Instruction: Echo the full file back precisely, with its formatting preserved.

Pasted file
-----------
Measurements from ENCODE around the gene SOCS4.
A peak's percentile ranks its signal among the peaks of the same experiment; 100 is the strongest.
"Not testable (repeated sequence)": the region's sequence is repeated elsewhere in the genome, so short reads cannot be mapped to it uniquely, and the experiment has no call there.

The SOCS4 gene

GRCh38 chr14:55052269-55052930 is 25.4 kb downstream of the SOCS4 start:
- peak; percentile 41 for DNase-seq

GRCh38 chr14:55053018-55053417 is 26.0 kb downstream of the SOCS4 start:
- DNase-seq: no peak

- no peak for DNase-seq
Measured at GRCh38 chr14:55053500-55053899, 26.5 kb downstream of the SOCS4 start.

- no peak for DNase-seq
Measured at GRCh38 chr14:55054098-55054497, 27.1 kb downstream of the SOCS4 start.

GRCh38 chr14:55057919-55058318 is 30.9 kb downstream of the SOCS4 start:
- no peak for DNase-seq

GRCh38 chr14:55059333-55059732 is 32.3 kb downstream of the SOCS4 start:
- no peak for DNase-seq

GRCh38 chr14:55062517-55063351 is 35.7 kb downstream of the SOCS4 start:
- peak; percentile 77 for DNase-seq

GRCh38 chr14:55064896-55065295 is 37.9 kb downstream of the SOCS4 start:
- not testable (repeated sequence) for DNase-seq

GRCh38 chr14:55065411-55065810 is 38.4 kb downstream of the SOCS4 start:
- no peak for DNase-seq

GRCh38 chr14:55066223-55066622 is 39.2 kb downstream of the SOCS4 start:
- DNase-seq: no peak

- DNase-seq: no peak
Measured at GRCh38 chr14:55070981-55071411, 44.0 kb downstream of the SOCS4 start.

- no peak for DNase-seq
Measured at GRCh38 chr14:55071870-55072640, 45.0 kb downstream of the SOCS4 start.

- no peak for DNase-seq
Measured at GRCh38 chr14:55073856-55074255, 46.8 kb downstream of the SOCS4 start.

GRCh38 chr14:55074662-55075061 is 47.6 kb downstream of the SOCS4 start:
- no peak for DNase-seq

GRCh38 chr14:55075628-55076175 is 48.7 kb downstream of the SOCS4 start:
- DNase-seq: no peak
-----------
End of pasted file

Measurements from ENCODE around the gene SOCS4.
A peak's percentile ranks its signal among the peaks of the same experiment; 100 is the strongest.
"Not testable (repeated sequence)": the region's sequence is repeated elsewhere in the genome, so short reads cannot be mapped to it uniquely, and the experiment has no call there.

The SOCS4 gene

GRCh38 chr14:55052269-55052930 is 25.4 kb downstream of the SOCS4 start:
- peak; percentile 41 for DNase-seq

GRCh38 chr14:55053018-55053417 is 26.0 kb downstream of the SOCS4 start:
- DNase-seq: no peak

- no peak for DNase-seq
Measured at GRCh38 chr14:55053500-55053899, 26.5 kb downstream of the SOCS4 start.

- no peak for DNase-seq
Measured at GRCh38 chr14:55054098-55054497, 27.1 kb downstream of the SOCS4 start.

GRCh38 chr14:55057919-55058318 is 30.9 kb downstream of the SOCS4 start:
- no peak for DNase-seq

GRCh38 chr14:55059333-55059732 is 32.3 kb downstream of the SOCS4 start:
- no peak for DNase-seq

GRCh38 chr14:55062517-55063351 is 35.7 kb downstream of the SOCS4 start:
- peak; percentile 77 for DNase-seq

GRCh38 chr14:55064896-55065295 is 37.9 kb downstream of the SOCS4 start:
- not testable (repeated sequence) for DNase-seq

GRCh38 chr14:55065411-55065810 is 38.4 kb downstream of the SOCS4 start:
- no peak for DNase-seq

GRCh38 chr14:55066223-55066622 is 39.2 kb downstream of the SOCS4 start:
- DNase-seq: no peak

- DNase-seq: no peak
Measured at GRCh38 chr14:55070981-55071411, 44.0 kb downstream of the SOCS4 start.

- no peak for DNase-seq
Measured at GRCh38 chr14:55071870-55072640, 45.0 kb downstream of the SOCS4 start.

- no peak for DNase-seq
Measured at GRCh38 chr14:55073856-55074255, 46.8 kb downstream of the SOCS4 start.

GRCh38 chr14:55074662-55075061 is 47.6 kb downstream of the SOCS4 start:
- no peak for DNase-seq

GRCh38 chr14:55075628-55076175 is 48.7 kb downstream of the SOCS4 start:
- DNase-seq: no peak